The Queensland government has appointed Mark Sowerby as its first “chief entrepreneur” in the hope he can attract investor attention to the state’s start-ups.
Sowerby is best known as the founder of ASX-listed private equity firm Blue Sky Alternative Investments, and had shocked investors a week ago when he said he would step down from September 30.
However, it has now become clear where Sowerby will be spending his time post-Blue Sky, applying his skills in attracting investment to growing Queensland’s capital in the commercialisation space.
As chief entrepreneur, Sowerby will spend the next year sitting under the Advance Queensland umbrella, which is home to a suite of government programs designed to drive innovation and knowledge-based jobs growth in the state.
“My Advance Queensland agenda isn’t just about bolstering our world-class research stocks, it’s about translating those ideas into commercial businesses,” Premier Annastacia Palaszczuk said.
“Mark Sowerby is well known in the investment community for identifying opportunities and seeing them commercialised.
“This appointment will help Queensland attract more venture capital and turn ideas into businesses and jobs.”
An evaluation panel commissioned by the Queensland Government selected Sowerby “from a field of top flight candidates”, the government said.
They were particularly attracted to Sowerby’s skills in harnessing venture capital to deliver returns to investors – “this is something that Queensland with its growing start-up ecosystem can really benefit from.”
Part of the chief entrepreneur’s role is also, then, to sell Queensland’s start-up and knowledge credentials to the world.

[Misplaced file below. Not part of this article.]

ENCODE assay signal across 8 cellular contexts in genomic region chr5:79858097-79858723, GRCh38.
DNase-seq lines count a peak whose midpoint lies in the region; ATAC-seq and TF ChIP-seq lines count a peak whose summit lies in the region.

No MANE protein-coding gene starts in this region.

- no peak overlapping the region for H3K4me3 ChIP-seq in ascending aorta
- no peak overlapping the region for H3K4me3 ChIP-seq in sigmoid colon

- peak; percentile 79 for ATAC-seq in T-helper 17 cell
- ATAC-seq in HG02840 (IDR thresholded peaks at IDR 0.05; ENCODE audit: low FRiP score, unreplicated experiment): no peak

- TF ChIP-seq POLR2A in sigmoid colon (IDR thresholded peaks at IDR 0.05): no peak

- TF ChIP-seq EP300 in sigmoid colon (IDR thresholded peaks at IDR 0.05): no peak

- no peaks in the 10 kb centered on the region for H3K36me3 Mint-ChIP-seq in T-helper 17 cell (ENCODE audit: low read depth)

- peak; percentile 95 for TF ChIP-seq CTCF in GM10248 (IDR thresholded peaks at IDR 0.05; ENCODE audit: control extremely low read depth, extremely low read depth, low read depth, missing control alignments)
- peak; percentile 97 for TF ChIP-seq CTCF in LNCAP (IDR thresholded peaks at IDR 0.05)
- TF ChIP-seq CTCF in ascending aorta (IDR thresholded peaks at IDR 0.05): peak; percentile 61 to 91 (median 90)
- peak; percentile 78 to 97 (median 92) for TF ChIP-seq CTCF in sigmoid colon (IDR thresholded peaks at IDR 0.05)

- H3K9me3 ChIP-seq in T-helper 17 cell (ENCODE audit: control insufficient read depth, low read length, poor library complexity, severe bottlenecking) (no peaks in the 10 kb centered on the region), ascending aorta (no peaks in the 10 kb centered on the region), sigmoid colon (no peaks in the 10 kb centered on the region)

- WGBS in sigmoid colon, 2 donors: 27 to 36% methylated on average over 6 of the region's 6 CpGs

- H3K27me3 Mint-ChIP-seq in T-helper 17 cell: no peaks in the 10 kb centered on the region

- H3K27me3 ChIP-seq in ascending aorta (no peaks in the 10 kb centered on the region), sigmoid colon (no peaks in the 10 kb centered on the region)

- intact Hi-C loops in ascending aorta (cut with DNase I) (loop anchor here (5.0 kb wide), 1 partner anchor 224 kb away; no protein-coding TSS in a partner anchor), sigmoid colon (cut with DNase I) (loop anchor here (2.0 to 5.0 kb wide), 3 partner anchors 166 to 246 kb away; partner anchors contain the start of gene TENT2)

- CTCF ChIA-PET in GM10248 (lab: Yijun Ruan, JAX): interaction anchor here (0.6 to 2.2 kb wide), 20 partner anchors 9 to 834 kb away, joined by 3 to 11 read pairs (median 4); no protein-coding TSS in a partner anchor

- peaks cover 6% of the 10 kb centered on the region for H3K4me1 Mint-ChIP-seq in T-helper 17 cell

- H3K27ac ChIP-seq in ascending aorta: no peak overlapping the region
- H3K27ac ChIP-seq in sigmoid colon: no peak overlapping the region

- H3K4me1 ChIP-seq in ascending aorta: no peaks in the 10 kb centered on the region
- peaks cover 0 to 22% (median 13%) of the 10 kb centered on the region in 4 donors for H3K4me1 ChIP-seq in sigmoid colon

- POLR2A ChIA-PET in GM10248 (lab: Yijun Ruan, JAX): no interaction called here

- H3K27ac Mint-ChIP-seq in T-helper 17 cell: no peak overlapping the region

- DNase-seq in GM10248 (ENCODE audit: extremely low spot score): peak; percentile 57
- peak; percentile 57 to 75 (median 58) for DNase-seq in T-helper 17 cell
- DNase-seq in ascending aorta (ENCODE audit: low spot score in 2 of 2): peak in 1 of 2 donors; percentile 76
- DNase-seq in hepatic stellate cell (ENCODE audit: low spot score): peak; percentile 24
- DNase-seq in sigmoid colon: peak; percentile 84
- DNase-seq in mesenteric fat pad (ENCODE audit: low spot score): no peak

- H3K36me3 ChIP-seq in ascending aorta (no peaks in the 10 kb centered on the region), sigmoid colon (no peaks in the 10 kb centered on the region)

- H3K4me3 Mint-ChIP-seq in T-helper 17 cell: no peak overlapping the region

“[Sowerby] will energise Queensland’s startup sector, build collaboration to support business innovation, promote entrepreneurship and advocate for Queensland both nationally and internationally,” Minister for Innovation, Science and the Digital Economy, Leeanne Enoch said.
“[He] will cement Queensland’s reputation as a global innovation hotspot, encouraging start-up formation here in Queensland.”
The Office of the Queensland chief entrepreneur is a $1.5 million, two-year initiative funded under the $24 million Start-up Queensland program, part of the Advance Queensland business investment attraction package.
The chief entrepreneur is but one avenue the state government is using to explore funding options for innovative businesses in the state.
The government has also set aside $40 million to create an early stage investment fund that will co-invest in companies that are on a path to commercialisation.
It is presently taking applications from early stage companies, and is able to provide co-investment of between $125,000 and $2.5 million based on its charter.